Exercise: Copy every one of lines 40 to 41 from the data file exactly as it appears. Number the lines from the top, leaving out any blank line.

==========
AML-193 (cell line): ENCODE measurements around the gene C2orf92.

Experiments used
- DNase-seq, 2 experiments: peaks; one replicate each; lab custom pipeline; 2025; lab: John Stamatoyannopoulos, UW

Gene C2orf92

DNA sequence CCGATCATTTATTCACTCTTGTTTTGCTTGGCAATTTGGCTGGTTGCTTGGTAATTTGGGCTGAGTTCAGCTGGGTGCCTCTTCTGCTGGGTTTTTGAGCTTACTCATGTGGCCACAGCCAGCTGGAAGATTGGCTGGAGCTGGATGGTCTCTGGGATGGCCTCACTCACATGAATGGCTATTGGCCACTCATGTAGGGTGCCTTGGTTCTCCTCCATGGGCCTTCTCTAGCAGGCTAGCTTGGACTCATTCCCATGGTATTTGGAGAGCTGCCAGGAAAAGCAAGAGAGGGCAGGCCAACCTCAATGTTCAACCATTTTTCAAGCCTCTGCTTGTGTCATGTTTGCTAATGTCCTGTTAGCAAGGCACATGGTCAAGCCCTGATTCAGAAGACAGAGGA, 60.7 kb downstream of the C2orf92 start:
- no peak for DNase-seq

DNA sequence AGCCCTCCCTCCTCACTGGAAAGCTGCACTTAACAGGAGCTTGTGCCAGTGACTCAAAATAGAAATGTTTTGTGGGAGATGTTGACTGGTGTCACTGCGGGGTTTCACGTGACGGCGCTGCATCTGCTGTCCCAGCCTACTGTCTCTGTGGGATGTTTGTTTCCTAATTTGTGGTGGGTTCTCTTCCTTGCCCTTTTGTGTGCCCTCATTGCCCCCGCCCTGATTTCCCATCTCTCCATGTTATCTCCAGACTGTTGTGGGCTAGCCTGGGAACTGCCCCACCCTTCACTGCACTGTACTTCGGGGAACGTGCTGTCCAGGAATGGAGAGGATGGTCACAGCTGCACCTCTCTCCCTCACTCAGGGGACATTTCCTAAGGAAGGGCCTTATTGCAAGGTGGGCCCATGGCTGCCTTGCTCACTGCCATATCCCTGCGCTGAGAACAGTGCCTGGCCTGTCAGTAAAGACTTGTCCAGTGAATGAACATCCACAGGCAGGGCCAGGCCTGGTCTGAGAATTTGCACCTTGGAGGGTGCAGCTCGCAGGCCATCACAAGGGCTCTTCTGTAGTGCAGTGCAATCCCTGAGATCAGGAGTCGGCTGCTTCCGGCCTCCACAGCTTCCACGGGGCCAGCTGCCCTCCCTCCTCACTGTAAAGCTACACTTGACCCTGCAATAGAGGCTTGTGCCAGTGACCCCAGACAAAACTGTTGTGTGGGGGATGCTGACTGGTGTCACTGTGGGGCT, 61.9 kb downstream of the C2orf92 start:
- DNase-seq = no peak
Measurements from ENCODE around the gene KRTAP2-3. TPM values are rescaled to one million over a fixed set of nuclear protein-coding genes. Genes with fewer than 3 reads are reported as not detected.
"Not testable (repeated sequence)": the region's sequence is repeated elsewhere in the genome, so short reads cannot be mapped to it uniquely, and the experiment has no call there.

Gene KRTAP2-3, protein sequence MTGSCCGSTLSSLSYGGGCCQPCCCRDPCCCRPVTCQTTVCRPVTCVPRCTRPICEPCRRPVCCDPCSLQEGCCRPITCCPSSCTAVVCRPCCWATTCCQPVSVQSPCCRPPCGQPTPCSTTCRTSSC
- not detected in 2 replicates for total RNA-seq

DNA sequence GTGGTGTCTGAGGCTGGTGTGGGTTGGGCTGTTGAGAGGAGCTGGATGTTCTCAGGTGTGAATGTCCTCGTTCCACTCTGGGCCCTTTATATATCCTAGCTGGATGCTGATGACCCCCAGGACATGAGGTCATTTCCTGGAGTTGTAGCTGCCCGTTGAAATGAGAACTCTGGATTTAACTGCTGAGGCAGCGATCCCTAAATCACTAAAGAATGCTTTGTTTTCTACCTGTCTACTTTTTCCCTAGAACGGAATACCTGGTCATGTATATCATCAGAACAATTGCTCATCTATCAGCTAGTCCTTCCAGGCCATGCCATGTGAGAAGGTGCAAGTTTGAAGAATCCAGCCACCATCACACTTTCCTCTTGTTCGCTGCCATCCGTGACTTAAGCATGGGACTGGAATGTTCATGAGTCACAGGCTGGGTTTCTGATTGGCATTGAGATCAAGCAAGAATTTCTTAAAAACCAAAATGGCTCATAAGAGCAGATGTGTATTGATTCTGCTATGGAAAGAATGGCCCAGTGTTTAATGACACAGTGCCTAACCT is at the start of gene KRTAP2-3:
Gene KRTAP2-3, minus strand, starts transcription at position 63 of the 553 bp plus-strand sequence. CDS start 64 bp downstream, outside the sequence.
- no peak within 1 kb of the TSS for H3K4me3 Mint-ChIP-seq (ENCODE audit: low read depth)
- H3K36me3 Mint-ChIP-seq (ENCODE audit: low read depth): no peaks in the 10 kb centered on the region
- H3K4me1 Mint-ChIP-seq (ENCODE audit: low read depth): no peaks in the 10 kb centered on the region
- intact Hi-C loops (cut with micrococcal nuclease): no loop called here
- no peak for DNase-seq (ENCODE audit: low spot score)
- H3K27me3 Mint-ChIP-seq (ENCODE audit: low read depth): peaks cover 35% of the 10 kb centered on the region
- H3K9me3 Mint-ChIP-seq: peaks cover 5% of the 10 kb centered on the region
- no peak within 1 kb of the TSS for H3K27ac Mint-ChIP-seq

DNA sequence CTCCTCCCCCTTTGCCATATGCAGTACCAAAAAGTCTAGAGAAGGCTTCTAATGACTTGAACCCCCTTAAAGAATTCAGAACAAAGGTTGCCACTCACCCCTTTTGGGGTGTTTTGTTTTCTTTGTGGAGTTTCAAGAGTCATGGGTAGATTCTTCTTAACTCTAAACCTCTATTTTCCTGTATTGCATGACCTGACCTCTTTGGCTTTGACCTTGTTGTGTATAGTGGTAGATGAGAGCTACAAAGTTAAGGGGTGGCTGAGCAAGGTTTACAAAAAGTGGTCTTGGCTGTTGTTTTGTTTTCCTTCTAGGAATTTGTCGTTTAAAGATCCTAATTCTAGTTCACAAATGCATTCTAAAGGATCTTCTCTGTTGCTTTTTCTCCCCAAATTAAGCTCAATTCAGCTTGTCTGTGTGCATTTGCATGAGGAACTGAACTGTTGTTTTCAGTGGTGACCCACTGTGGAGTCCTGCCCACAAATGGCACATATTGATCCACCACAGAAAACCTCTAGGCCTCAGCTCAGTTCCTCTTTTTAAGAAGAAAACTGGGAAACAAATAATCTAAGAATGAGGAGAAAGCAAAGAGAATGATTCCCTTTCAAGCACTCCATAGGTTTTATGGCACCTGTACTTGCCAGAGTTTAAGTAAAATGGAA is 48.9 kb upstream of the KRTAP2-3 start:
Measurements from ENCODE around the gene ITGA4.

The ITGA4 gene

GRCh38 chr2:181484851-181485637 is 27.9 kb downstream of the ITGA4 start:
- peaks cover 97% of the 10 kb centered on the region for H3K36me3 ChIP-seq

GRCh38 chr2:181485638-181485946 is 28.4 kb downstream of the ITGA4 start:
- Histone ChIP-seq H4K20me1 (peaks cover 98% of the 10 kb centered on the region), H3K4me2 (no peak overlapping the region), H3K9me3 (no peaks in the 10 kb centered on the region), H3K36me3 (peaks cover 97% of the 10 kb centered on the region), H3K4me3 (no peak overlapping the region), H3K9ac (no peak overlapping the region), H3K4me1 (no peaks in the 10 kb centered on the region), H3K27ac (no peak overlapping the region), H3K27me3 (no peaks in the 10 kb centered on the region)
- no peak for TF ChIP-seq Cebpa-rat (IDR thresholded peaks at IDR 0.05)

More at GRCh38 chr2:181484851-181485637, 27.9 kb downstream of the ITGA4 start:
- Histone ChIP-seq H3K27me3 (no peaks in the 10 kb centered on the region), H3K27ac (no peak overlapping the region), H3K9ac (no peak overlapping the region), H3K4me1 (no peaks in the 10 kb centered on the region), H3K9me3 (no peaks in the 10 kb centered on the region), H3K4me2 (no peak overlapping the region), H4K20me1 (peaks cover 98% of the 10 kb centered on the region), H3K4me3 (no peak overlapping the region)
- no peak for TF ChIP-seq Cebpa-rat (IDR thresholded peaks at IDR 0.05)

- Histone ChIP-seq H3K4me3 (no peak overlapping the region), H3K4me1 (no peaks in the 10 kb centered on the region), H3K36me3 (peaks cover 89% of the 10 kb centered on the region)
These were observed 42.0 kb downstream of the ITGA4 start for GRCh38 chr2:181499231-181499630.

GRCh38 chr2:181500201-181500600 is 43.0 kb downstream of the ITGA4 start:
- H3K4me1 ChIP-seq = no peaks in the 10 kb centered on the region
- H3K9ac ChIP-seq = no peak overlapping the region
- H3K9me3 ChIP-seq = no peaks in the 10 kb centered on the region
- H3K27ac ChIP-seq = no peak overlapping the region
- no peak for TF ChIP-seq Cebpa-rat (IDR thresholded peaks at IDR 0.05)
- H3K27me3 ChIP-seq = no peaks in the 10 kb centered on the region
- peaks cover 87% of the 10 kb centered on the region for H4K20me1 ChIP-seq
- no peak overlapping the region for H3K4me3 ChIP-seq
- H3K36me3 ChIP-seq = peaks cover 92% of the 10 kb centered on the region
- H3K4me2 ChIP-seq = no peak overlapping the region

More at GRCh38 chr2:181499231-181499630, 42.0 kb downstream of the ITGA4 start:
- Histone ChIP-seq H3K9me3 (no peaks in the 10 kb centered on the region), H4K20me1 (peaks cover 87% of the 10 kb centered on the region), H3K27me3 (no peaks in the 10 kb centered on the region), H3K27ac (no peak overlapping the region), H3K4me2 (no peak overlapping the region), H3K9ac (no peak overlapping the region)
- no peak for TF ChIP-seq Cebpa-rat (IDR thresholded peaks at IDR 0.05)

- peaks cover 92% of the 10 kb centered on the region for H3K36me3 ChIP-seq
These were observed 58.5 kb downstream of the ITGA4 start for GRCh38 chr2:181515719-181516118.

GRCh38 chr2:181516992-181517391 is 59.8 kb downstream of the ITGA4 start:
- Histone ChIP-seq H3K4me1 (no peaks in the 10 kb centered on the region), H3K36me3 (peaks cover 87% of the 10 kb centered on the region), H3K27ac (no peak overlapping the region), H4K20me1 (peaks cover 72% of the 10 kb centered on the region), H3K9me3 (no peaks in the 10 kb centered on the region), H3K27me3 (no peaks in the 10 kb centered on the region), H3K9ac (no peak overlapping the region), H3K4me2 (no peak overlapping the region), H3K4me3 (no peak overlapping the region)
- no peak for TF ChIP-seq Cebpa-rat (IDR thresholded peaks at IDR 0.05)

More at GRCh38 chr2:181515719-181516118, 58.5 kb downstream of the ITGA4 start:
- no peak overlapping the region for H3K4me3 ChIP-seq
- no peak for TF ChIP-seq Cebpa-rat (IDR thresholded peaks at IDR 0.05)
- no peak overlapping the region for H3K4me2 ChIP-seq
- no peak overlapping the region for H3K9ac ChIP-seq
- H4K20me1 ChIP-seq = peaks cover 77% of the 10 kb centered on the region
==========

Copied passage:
- H3K27ac ChIP-seq = no peak overlapping the region
- no peak for TF ChIP-seq Cebpa-rat (IDR thresholded peaks at IDR 0.05)